The protest petition and its 75 percent super-majority vote requirement reasonably readjust the scales when a developer requests elected officials to exercise their power to approve a zoning change. This is similar to what happens in the context of a variance application requiring a four-fifths vote to be approved.
A variance application basically requests that a city or town overlook technical compliance with an ordinance where strict compliance would present unnecessary hardship, and where the variance requested is consistent with the spirit and intent of the ordinance and is in the public interest. When an elected body is tasked with voting on a rezoning application in the face of a protest petition much the same forces are at play. The developer wants something different than what is then the written law of the land — i.e., the changed zoning status of the property in question. When asked to change a zoning classification in the face of opposition from those most directly affected, decision-makers should reasonably come to near consensus that the proposed rezoning serves the public interest and should be approved despite the serious impacts upon immediate neighbors arising from the decision.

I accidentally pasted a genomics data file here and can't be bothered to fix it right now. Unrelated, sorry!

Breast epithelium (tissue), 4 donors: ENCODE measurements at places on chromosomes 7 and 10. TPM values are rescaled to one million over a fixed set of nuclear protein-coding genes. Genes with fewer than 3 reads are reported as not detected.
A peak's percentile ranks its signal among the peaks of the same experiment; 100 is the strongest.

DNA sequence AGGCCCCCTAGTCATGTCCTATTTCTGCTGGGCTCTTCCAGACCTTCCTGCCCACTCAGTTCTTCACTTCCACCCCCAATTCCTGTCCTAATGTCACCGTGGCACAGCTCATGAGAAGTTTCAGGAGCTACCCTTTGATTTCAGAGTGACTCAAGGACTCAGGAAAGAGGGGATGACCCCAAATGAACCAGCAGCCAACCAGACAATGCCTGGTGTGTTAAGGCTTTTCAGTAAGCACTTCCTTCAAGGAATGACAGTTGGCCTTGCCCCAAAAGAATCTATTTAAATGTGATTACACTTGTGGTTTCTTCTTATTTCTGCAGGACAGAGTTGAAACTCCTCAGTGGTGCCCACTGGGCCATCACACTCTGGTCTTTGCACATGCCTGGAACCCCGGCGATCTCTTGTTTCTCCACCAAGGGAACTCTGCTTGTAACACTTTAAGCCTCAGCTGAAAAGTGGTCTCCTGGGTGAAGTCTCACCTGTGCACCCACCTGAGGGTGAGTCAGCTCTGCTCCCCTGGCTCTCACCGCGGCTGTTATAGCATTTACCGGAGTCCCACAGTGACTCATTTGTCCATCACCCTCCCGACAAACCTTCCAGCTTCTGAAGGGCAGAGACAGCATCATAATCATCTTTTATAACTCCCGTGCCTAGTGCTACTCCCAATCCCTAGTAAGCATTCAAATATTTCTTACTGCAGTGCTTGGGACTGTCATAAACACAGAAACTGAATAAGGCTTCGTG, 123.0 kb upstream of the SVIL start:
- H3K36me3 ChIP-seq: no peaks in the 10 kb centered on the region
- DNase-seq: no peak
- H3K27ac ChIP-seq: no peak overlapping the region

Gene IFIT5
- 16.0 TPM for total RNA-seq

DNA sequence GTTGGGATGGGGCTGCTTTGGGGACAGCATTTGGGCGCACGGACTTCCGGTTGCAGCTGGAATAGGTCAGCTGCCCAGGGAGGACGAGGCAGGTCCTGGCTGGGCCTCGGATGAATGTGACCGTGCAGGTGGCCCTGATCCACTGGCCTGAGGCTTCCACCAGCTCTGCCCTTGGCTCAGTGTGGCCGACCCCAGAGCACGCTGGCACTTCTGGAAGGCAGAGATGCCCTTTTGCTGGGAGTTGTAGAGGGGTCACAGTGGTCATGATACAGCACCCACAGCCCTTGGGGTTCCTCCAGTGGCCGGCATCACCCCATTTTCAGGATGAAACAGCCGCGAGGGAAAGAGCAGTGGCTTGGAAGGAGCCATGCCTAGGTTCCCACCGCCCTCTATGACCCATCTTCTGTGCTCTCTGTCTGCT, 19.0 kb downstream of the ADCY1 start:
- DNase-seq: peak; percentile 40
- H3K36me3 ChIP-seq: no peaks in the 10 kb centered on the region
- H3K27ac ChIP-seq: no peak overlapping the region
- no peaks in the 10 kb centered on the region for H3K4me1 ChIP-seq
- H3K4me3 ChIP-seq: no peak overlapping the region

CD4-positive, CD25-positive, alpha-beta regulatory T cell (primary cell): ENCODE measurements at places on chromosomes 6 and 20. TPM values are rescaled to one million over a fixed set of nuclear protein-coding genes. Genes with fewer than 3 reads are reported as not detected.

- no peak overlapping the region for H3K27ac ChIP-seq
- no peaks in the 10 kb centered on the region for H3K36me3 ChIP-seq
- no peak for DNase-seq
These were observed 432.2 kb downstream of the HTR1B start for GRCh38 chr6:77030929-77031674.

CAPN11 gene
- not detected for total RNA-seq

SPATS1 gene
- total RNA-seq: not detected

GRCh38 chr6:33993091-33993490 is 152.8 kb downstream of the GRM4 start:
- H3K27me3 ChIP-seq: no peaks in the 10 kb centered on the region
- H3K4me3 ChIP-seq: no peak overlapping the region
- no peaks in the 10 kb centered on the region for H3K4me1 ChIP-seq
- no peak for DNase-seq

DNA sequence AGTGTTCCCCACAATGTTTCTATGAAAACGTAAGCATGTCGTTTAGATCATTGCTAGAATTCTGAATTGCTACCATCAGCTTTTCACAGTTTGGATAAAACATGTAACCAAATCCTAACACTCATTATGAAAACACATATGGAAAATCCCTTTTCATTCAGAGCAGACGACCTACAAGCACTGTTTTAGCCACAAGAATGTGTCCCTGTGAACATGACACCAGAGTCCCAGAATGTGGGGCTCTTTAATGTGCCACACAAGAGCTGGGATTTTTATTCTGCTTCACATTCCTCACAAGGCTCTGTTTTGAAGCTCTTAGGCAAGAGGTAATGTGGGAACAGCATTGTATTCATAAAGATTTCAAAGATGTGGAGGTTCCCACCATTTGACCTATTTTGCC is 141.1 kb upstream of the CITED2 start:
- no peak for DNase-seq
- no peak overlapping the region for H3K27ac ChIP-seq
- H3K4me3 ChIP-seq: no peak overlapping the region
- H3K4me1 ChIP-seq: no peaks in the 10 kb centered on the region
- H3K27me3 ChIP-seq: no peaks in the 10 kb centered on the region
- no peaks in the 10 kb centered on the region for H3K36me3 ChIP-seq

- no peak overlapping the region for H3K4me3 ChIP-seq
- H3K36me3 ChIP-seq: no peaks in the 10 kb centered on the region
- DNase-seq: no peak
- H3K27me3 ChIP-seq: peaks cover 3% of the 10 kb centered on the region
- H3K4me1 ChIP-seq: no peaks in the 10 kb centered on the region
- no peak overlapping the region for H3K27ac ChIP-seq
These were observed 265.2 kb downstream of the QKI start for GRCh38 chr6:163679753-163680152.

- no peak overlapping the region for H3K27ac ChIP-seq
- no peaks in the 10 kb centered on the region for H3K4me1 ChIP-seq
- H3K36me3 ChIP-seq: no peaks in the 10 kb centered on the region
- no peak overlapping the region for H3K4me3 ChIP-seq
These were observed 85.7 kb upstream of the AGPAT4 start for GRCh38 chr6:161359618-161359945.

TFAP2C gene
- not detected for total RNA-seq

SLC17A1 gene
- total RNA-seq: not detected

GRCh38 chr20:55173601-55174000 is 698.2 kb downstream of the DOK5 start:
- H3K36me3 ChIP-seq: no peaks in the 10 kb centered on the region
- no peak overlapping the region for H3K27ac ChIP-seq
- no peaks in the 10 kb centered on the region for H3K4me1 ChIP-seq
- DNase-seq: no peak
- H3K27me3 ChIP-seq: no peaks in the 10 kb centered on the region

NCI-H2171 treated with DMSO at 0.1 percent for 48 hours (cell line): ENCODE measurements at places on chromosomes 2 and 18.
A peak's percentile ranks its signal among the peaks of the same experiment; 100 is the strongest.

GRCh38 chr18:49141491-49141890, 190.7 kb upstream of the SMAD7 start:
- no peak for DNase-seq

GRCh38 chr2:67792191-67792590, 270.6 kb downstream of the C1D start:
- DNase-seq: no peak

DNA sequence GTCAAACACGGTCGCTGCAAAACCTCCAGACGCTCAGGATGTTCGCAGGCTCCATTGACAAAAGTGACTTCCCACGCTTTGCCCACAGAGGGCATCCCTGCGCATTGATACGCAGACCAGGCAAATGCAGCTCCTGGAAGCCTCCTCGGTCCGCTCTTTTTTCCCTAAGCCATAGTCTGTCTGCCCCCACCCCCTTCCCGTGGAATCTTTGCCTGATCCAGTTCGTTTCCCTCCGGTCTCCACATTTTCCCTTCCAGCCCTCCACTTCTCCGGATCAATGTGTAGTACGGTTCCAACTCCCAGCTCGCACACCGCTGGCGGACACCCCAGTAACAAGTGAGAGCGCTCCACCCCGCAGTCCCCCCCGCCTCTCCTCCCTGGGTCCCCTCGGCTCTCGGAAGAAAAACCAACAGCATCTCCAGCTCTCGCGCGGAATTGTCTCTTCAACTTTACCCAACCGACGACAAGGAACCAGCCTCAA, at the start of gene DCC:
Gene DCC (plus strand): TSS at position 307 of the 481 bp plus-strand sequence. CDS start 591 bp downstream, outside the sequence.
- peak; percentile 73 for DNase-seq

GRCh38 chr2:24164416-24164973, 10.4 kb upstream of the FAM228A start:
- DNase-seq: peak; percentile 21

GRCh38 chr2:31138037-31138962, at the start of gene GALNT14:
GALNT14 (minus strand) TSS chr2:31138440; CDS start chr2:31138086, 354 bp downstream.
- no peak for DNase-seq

Some suggest that fairness and balance exist due to public notice requirements, staff and planning board involvement, and public records laws. However, this ignores the fact that developers and their team of professionals are experienced in navigating these waters and have crucial input and influence at every stage of the process. The family at 742 Evergreen Terrace does not. They likely have never sat down and met with, or even spoken to, a town staffer, planning board or town council member — ever — about anything. The process is usually so foreign to ordinary citizens that they do not understand that even a decision as to when to file the rezoning petition has major implications.